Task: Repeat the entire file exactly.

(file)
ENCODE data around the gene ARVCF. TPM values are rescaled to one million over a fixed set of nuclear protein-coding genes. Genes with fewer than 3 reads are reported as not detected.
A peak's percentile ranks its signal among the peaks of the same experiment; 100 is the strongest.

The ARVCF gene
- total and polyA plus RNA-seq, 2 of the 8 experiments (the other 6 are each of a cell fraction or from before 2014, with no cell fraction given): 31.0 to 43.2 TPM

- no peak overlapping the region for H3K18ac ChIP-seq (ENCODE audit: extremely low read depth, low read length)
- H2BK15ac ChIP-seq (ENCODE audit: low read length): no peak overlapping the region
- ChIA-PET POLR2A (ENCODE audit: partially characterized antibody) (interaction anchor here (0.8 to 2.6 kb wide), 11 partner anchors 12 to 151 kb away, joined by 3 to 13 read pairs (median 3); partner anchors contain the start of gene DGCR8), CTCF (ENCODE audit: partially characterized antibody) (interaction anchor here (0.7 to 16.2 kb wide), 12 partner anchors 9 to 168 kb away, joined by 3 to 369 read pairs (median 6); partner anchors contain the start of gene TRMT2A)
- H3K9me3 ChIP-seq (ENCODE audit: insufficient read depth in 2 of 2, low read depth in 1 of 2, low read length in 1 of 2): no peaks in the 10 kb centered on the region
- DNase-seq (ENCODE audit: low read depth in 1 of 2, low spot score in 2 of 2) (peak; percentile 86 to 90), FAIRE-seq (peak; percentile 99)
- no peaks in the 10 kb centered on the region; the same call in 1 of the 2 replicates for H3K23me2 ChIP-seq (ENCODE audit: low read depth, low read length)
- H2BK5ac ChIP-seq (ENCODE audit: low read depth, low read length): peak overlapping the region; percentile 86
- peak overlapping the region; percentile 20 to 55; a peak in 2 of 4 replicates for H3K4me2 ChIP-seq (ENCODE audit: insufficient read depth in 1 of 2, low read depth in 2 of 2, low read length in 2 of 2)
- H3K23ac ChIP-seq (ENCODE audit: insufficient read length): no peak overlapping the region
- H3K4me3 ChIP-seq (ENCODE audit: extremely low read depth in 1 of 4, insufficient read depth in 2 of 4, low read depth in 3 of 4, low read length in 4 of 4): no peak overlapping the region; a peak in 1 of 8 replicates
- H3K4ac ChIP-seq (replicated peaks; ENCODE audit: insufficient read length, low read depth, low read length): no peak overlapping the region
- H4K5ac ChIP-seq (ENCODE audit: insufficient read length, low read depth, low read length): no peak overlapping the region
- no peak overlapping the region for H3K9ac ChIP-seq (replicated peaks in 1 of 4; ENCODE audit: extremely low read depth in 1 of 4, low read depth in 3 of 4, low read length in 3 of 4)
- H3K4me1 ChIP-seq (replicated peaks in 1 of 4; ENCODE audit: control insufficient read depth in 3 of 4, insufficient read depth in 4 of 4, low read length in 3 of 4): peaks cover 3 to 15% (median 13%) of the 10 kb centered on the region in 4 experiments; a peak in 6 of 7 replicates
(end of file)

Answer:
ENCODE data around the gene ARVCF. TPM values are rescaled to one million over a fixed set of nuclear protein-coding genes. Genes with fewer than 3 reads are reported as not detected.
A peak's percentile ranks its signal among the peaks of the same experiment; 100 is the strongest.

The ARVCF gene
- total and polyA plus RNA-seq, 2 of the 8 experiments (the other 6 are each of a cell fraction or from before 2014, with no cell fraction given): 31.0 to 43.2 TPM

- no peak overlapping the region for H3K18ac ChIP-seq (ENCODE audit: extremely low read depth, low read length)
- H2BK15ac ChIP-seq (ENCODE audit: low read length): no peak overlapping the region
- ChIA-PET POLR2A (ENCODE audit: partially characterized antibody) (interaction anchor here (0.8 to 2.6 kb wide), 11 partner anchors 12 to 151 kb away, joined by 3 to 13 read pairs (median 3); partner anchors contain the start of gene DGCR8), CTCF (ENCODE audit: partially characterized antibody) (interaction anchor here (0.7 to 16.2 kb wide), 12 partner anchors 9 to 168 kb away, joined by 3 to 369 read pairs (median 6); partner anchors contain the start of gene TRMT2A)
- H3K9me3 ChIP-seq (ENCODE audit: insufficient read depth in 2 of 2, low read depth in 1 of 2, low read length in 1 of 2): no peaks in the 10 kb centered on the region
- DNase-seq (ENCODE audit: low read depth in 1 of 2, low spot score in 2 of 2) (peak; percentile 86 to 90), FAIRE-seq (peak; percentile 99)
- no peaks in the 10 kb centered on the region; the same call in 1 of the 2 replicates for H3K23me2 ChIP-seq (ENCODE audit: low read depth, low read length)
- H2BK5ac ChIP-seq (ENCODE audit: low read depth, low read length): peak overlapping the region; percentile 86
- peak overlapping the region; percentile 20 to 55; a peak in 2 of 4 replicates for H3K4me2 ChIP-seq (ENCODE audit: insufficient read depth in 1 of 2, low read depth in 2 of 2, low read length in 2 of 2)
- H3K23ac ChIP-seq (ENCODE audit: insufficient read length): no peak overlapping the region
- H3K4me3 ChIP-seq (ENCODE audit: extremely low read depth in 1 of 4, insufficient read depth in 2 of 4, low read depth in 3 of 4, low read length in 4 of 4): no peak overlapping the region; a peak in 1 of 8 replicates
- H3K4ac ChIP-seq (replicated peaks; ENCODE audit: insufficient read length, low read depth, low read length): no peak overlapping the region
- H4K5ac ChIP-seq (ENCODE audit: insufficient read length, low read depth, low read length): no peak overlapping the region
- no peak overlapping the region for H3K9ac ChIP-seq (replicated peaks in 1 of 4; ENCODE audit: extremely low read depth in 1 of 4, low read depth in 3 of 4, low read length in 3 of 4)
- H3K4me1 ChIP-seq (replicated peaks in 1 of 4; ENCODE audit: control insufficient read depth in 3 of 4, insufficient read depth in 4 of 4, low read length in 3 of 4): peaks cover 3 to 15% (median 13%) of the 10 kb centered on the region in 4 experiments; a peak in 6 of 7 replicates